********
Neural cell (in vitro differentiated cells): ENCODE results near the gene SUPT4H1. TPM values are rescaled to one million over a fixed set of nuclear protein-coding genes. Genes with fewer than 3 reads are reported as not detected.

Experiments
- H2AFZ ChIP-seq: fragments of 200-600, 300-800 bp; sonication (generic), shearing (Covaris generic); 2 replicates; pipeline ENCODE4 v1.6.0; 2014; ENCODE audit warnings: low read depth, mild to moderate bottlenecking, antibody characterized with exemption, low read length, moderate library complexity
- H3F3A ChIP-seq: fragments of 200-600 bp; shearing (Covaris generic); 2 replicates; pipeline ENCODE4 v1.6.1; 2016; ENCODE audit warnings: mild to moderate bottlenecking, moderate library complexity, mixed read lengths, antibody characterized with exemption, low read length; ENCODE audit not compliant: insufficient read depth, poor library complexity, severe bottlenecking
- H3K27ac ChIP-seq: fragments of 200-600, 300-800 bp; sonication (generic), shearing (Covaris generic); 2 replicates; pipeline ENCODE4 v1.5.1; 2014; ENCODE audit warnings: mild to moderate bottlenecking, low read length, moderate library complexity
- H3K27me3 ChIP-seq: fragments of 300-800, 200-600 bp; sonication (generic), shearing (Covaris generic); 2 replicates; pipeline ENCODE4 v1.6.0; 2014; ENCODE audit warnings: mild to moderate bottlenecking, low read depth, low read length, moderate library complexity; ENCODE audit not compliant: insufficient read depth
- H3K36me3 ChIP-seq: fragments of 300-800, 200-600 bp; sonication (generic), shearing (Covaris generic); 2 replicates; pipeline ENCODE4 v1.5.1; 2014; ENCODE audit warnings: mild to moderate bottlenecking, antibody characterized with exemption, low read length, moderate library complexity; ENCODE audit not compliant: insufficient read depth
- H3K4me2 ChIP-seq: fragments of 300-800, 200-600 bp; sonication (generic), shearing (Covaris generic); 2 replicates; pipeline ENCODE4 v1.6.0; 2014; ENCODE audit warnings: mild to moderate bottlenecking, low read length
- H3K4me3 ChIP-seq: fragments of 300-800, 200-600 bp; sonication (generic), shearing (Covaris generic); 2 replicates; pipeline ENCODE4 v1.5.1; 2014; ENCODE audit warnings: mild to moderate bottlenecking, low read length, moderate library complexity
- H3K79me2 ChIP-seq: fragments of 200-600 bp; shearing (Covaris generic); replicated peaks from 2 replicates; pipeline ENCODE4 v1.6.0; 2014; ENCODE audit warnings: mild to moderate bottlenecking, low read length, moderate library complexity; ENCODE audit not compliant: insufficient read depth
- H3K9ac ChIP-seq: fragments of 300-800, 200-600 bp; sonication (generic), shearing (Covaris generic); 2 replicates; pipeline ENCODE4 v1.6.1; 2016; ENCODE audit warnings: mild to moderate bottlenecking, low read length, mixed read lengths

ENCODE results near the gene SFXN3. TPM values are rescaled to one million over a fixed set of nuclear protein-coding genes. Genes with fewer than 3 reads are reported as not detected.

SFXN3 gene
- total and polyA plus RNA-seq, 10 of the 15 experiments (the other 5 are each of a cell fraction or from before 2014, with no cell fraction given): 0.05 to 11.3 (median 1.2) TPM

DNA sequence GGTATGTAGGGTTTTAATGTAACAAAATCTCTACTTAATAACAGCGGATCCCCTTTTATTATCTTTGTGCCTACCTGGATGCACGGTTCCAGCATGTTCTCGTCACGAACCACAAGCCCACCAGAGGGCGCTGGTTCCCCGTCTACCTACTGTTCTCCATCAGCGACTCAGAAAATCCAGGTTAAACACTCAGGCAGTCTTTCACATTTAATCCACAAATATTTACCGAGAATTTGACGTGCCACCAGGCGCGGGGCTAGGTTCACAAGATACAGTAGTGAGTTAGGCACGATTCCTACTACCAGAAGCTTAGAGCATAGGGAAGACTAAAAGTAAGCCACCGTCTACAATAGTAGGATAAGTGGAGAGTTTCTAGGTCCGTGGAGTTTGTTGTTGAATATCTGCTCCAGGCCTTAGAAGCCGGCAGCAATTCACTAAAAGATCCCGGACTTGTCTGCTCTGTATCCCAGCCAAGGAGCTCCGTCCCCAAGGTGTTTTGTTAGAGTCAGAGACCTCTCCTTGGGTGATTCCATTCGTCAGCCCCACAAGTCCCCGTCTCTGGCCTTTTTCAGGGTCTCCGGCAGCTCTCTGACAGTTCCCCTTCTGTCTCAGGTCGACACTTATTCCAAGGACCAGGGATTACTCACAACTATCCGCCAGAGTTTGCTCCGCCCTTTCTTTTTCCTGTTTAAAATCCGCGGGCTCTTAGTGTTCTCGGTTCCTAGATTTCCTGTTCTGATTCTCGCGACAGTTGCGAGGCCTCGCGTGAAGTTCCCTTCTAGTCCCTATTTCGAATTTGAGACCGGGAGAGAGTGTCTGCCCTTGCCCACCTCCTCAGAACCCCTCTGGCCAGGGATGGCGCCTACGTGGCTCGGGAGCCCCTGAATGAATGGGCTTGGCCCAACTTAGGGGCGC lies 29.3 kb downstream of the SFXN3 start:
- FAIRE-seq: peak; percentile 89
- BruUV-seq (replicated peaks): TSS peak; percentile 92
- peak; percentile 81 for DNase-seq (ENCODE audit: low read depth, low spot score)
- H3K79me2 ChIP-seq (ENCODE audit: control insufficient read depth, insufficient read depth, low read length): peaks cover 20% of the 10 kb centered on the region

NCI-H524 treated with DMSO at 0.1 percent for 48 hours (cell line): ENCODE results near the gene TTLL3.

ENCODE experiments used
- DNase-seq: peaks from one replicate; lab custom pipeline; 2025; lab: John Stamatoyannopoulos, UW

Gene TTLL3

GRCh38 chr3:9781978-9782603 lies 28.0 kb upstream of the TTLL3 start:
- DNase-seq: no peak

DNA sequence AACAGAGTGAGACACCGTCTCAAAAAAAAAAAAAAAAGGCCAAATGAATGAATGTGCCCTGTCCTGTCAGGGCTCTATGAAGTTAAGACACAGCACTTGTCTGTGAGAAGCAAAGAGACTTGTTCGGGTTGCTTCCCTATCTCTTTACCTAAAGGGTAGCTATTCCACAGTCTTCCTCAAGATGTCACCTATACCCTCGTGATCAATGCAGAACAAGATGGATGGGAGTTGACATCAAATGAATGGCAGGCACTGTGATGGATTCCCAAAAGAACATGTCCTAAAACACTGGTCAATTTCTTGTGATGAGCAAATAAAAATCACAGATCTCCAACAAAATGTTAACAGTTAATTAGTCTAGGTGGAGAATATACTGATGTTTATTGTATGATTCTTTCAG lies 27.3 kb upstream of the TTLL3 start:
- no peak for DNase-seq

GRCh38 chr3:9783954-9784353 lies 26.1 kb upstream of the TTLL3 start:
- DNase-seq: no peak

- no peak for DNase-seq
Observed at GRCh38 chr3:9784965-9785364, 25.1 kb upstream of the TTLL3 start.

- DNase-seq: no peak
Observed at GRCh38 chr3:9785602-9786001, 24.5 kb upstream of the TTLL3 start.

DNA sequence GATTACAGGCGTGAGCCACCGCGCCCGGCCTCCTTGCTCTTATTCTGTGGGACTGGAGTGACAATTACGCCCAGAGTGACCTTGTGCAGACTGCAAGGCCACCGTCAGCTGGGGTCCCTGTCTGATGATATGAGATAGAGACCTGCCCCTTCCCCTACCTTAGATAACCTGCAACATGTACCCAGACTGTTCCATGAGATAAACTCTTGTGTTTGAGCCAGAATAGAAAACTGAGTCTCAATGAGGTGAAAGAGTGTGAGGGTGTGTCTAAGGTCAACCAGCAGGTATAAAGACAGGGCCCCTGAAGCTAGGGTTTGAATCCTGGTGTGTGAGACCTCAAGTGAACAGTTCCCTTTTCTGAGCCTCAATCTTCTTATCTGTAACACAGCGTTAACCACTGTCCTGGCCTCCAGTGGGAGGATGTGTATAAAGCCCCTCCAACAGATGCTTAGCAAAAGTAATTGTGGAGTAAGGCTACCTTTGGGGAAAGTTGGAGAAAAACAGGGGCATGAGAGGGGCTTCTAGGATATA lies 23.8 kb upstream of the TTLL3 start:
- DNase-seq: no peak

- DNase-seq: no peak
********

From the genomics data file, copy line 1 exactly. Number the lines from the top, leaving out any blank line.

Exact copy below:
Neural cell (in vitro differentiated cells): ENCODE results near the gene SUPT4H1. TPM values are rescaled to one million over a fixed set of nuclear protein-coding genes. Genes with fewer than 3 reads are reported as not detected.